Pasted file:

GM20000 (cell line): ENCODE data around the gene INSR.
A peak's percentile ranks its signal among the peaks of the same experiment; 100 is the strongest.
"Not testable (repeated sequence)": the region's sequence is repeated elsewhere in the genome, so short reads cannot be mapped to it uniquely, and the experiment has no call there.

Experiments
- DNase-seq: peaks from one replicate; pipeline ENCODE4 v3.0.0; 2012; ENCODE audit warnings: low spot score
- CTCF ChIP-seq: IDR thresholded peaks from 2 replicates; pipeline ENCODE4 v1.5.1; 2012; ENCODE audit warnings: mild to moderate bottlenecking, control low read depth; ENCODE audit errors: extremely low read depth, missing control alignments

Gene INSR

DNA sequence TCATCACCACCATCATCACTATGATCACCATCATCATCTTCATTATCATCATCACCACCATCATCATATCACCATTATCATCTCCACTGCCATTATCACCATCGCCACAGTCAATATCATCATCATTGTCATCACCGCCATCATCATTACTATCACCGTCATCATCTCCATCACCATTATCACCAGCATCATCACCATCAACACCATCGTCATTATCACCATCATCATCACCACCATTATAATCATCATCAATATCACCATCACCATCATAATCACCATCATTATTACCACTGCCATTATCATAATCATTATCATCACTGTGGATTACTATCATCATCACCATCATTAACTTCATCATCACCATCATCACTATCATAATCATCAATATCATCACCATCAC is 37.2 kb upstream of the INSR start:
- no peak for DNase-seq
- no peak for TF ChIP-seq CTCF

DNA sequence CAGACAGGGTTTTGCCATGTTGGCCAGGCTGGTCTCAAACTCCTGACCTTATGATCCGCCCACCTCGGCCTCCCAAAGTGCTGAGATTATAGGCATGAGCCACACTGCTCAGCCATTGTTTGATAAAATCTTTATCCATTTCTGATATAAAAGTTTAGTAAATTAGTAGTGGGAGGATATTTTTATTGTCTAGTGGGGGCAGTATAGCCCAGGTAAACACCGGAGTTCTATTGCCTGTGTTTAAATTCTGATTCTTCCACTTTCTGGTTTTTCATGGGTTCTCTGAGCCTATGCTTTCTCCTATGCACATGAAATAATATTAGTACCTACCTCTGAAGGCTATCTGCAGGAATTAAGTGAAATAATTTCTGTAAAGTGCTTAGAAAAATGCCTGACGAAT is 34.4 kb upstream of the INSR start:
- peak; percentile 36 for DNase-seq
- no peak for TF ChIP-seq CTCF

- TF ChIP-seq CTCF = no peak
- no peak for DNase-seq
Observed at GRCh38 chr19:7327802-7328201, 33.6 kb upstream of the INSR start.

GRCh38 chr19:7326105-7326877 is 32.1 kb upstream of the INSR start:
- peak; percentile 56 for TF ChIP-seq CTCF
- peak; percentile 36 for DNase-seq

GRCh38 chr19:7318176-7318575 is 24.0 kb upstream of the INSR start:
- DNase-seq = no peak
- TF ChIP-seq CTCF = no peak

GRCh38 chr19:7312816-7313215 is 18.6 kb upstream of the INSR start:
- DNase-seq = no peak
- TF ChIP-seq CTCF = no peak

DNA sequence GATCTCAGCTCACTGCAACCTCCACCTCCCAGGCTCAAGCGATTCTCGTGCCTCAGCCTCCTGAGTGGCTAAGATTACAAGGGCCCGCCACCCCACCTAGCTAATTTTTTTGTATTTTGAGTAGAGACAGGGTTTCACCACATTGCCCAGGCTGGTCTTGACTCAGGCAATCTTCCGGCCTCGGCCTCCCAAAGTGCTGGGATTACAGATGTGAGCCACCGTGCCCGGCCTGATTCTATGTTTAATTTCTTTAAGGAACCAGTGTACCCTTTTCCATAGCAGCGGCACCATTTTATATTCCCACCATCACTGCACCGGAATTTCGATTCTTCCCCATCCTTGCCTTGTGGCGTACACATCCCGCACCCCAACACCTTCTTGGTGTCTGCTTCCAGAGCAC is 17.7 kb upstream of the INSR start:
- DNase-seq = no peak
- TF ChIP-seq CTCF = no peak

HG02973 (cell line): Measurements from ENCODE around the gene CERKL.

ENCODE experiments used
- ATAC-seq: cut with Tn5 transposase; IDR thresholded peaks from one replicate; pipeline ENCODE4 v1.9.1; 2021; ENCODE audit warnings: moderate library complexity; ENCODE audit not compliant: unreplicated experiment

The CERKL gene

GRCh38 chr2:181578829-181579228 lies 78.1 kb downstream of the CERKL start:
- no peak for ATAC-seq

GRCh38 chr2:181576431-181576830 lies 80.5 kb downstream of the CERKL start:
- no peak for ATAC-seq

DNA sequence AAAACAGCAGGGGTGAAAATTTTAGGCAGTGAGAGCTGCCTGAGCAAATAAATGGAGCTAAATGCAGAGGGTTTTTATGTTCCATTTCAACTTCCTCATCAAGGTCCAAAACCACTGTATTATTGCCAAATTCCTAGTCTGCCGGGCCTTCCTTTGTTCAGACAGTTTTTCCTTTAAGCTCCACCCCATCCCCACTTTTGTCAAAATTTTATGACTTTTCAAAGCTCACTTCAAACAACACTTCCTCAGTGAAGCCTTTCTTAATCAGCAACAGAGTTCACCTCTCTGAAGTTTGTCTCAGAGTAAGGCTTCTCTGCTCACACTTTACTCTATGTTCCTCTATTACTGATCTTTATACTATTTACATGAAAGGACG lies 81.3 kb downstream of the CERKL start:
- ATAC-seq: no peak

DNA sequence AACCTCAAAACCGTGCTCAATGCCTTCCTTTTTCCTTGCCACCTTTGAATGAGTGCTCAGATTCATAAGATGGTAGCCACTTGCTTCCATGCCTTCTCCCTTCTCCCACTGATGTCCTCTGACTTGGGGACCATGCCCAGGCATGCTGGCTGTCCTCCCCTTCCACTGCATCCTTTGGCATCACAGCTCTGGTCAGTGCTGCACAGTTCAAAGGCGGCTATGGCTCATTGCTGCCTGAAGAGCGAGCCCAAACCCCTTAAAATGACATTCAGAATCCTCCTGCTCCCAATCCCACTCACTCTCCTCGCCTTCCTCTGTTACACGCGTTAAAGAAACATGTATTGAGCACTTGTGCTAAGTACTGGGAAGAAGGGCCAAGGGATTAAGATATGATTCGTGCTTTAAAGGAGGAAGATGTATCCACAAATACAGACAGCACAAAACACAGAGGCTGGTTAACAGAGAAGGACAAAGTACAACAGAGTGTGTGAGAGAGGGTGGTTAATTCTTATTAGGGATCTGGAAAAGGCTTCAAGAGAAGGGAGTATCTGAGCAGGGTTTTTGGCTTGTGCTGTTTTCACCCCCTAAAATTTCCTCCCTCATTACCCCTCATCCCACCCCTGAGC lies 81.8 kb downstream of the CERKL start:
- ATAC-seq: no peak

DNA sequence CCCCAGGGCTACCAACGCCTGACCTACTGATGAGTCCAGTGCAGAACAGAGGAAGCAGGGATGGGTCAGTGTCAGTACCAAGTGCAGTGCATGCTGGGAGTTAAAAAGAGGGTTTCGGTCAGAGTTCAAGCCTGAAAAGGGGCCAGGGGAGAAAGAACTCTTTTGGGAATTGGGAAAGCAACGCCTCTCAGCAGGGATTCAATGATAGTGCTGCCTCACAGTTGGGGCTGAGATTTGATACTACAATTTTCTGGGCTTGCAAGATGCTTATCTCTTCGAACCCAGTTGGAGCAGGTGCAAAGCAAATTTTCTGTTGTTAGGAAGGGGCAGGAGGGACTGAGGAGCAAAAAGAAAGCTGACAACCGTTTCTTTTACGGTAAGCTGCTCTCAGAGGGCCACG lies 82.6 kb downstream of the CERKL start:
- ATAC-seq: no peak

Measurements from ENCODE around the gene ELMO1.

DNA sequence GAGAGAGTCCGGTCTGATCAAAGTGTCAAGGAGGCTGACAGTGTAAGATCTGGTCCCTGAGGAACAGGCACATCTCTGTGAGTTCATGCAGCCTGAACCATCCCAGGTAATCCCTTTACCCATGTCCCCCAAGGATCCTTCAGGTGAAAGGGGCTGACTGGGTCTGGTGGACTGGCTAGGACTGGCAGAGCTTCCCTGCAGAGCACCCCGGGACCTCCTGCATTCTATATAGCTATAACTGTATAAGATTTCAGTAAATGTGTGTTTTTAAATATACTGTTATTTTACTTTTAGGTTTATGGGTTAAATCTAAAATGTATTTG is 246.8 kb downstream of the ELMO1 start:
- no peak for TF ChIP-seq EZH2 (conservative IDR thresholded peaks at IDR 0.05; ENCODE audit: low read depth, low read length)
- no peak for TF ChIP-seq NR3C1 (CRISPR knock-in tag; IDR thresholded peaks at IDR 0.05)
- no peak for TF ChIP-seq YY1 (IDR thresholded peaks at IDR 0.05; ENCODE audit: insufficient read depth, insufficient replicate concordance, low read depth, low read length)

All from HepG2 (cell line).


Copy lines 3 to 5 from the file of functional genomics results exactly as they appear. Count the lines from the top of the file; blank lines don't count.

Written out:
"Not testable (repeated sequence)": the region's sequence is repeated elsewhere in the genome, so short reads cannot be mapped to it uniquely, and the experiment has no call there.

Experiments
- DNase-seq: peaks from one replicate; pipeline ENCODE4 v3.0.0; 2012; ENCODE audit warnings: low spot score